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Paul Vallely: When fury is let loose, violence follows

09 November 2018

Pakistan is a warning of what Trump’s US could become, says Paul Vallely


A Trump rally at Mckenzie Arena, in Chattanooga, Tennessee, this week

A Trump rally at Mckenzie Arena, in Chattanooga, Tennessee, this week

A 60-YEAR-OLD man was beaten up on a train the other day by seven youths, who taunted him for wearing an anti-Brexit T-shirt. Mindless violence on public transport is nothing new, of course. But the assault vividly illustrates the new fury that has entered our increasingly polarised political discourse.

The incident came back to my mind this week during a screening of Michael Moore’s hair-raising new film Fahrenheit 11/9, which tells the behind-the-scenes story of how Donald Trump came to win the 2016 presidential election. At one point, the filmmaker puts together a montage of Trump supporters spewing out vitriol against a variety of non-white Americans. The violence of the verbal attacks is frightening. What comes next, one wonders.

To receive a chilling answer to that question, you have only to look to Pakistan, a nation convulsed by the rage of Deobandi Muslims calling for the hanging of Asia Bibi, the Catholic mother-of-five accused of blaspheming against the Prophet Muhammad. After eight years in prison, she was last month acquitted by that country’s Supreme Court (News, 2 November). But that has only increased the fundamentalists’ fury: one extremist leader has told his followers to find the judges in the case and kill them.

This is not an idle threat. No one has been executed for blasphemy in Pakistan since 1990, but 62 people charged with that offence have been murdered while awaiting trial. When the governor of Punjab province, Salman Taseer, called for a pardon for Mrs Bibi in 2010, he was murdered by his bodyguard soon after (News, 5 January 2011). Two months later, Pakistan’s minority affairs minister Shahbaz Bhatti, a Christian who also supported the jailed woman, was also killed (News, 4 March 2011).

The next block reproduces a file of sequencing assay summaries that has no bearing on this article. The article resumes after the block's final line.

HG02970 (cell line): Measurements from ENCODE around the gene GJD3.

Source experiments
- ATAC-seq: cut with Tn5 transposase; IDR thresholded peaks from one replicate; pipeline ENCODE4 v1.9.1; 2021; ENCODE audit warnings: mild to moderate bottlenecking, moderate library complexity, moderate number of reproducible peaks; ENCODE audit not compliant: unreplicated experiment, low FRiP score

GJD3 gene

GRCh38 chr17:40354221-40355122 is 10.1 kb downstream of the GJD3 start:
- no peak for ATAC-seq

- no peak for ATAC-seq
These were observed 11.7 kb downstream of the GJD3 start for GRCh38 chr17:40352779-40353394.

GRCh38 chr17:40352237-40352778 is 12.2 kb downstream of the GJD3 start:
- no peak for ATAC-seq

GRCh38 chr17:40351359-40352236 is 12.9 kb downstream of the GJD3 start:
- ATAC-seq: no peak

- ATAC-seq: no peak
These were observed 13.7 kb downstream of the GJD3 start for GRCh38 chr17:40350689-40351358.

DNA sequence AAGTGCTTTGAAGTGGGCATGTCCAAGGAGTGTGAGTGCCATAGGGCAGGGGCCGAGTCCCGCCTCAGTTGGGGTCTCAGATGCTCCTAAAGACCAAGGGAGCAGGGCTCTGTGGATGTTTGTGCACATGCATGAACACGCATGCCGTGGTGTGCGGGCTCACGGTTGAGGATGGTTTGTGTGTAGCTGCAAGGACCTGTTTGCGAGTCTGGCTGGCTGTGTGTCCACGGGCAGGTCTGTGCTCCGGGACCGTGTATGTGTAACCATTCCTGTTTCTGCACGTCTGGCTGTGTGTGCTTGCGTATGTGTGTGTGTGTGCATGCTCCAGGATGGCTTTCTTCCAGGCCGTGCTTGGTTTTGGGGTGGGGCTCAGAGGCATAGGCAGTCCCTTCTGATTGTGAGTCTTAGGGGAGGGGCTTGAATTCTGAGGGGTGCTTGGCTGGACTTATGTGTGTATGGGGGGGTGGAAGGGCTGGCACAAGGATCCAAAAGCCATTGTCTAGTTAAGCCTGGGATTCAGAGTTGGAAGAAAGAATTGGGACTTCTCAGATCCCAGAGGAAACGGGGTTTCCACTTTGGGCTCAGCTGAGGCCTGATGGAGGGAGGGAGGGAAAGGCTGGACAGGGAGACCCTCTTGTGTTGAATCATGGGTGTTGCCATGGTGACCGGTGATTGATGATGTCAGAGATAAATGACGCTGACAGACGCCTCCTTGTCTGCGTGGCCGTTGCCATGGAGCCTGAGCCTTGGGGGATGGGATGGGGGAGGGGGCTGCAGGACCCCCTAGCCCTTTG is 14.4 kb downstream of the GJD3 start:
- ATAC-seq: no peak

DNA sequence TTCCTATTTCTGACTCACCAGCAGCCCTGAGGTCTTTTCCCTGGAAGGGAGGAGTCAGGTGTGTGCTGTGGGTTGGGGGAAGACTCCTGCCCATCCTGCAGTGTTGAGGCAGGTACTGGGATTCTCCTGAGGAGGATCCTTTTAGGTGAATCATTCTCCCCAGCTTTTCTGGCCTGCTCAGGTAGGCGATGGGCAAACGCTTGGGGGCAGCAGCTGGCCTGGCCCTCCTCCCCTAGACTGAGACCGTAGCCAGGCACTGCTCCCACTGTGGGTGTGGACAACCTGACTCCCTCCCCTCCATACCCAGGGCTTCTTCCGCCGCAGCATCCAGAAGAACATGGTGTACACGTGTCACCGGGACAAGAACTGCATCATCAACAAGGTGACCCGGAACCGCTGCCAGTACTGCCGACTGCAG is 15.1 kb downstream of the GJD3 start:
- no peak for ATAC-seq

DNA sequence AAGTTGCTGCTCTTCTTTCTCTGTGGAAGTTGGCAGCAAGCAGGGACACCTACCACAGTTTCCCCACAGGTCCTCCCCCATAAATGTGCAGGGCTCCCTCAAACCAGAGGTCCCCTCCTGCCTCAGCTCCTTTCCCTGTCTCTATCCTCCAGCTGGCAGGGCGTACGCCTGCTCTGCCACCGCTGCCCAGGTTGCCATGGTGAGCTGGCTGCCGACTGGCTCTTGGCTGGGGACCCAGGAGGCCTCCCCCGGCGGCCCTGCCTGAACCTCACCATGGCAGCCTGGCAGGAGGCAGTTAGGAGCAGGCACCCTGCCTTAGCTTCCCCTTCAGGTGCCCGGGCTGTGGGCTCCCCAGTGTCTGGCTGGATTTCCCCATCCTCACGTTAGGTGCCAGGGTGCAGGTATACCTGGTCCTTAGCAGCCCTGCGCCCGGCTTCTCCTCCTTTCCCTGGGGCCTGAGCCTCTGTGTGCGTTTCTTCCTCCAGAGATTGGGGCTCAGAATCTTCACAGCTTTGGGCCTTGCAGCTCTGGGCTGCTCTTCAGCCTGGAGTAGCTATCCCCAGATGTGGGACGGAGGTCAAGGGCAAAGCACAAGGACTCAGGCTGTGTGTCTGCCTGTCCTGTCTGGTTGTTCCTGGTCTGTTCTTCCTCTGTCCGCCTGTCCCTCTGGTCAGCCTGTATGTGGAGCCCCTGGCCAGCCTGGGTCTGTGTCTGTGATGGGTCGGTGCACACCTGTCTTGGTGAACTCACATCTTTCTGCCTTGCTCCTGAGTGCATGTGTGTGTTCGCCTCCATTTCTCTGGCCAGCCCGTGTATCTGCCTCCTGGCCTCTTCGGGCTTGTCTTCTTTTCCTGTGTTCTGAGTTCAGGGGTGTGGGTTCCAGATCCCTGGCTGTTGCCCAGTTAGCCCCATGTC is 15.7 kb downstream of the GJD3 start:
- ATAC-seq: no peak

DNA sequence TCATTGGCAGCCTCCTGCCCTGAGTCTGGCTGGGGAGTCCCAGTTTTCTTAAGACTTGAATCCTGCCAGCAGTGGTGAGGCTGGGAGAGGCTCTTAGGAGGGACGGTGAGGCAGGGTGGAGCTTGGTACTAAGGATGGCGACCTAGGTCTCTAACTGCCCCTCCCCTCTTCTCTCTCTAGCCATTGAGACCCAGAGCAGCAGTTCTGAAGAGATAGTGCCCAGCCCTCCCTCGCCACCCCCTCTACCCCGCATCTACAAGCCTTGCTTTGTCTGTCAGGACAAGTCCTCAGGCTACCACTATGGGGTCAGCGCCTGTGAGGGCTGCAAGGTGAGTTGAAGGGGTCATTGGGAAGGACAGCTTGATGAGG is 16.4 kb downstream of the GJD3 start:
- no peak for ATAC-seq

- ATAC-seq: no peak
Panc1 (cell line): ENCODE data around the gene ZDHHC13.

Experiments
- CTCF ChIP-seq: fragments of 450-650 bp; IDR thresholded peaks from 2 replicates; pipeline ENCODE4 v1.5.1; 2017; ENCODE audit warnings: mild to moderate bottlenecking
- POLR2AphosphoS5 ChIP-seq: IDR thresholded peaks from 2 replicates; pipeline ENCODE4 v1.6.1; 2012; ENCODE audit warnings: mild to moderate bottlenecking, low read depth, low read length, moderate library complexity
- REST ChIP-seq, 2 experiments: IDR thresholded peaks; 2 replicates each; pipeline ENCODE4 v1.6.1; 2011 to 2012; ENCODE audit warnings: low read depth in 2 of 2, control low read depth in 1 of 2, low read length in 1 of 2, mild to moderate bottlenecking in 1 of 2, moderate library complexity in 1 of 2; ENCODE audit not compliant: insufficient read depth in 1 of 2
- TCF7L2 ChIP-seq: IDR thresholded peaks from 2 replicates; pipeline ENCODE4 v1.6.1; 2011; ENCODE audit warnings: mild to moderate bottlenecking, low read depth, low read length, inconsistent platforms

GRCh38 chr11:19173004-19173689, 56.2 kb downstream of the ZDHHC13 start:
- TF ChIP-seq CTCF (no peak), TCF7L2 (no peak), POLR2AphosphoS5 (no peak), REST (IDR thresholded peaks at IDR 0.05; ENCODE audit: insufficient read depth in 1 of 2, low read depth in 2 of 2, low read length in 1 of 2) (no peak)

When the case came up for hearing in the Supreme Court in 2016, one of the three judges on the bench recused himself and later resigned. At the weekend, Mrs Bibi’s lawyer fled the country, fearing a mob attack against him and his family.

Fury breeds fear. A few have the courage to stand out against it, like those three judges who ruled that the evidence against the Christian woman was woefully weak and contradictory. Others make compromises. The Prime Minister of Pakistan, Imran Khan, told the nation that the judgment had to be respected, and condemned the threats against the judges. But then he did a deal with the religious extremists, forbidding Mrs Bibi to leave the country until the Supreme Court hears a petition to overturn its decision.

Worst of all, however, are those politicians who do not simply ride this public fury but feed it. The final days of President Trump’s campaign in the mid-term elections this week was characterised by the same admixture of fury and fear-mongering with which he began his presidential campaign in 2016. Then it was Mexicans denigrated as drug-dealers, criminals, and rapists. This time, it is a rag-tag caravan of refugees that President Trump has branded a “migrant invasion”; he has dispatched 5000 US troops to the border with Mexico, in what Barack Obama has called a political stunt.

“Why is it,” asked the former President, “that the folks that won the last election are so mad all the time?” Because it works, that’s why; it’s frightening because demagoguery works.

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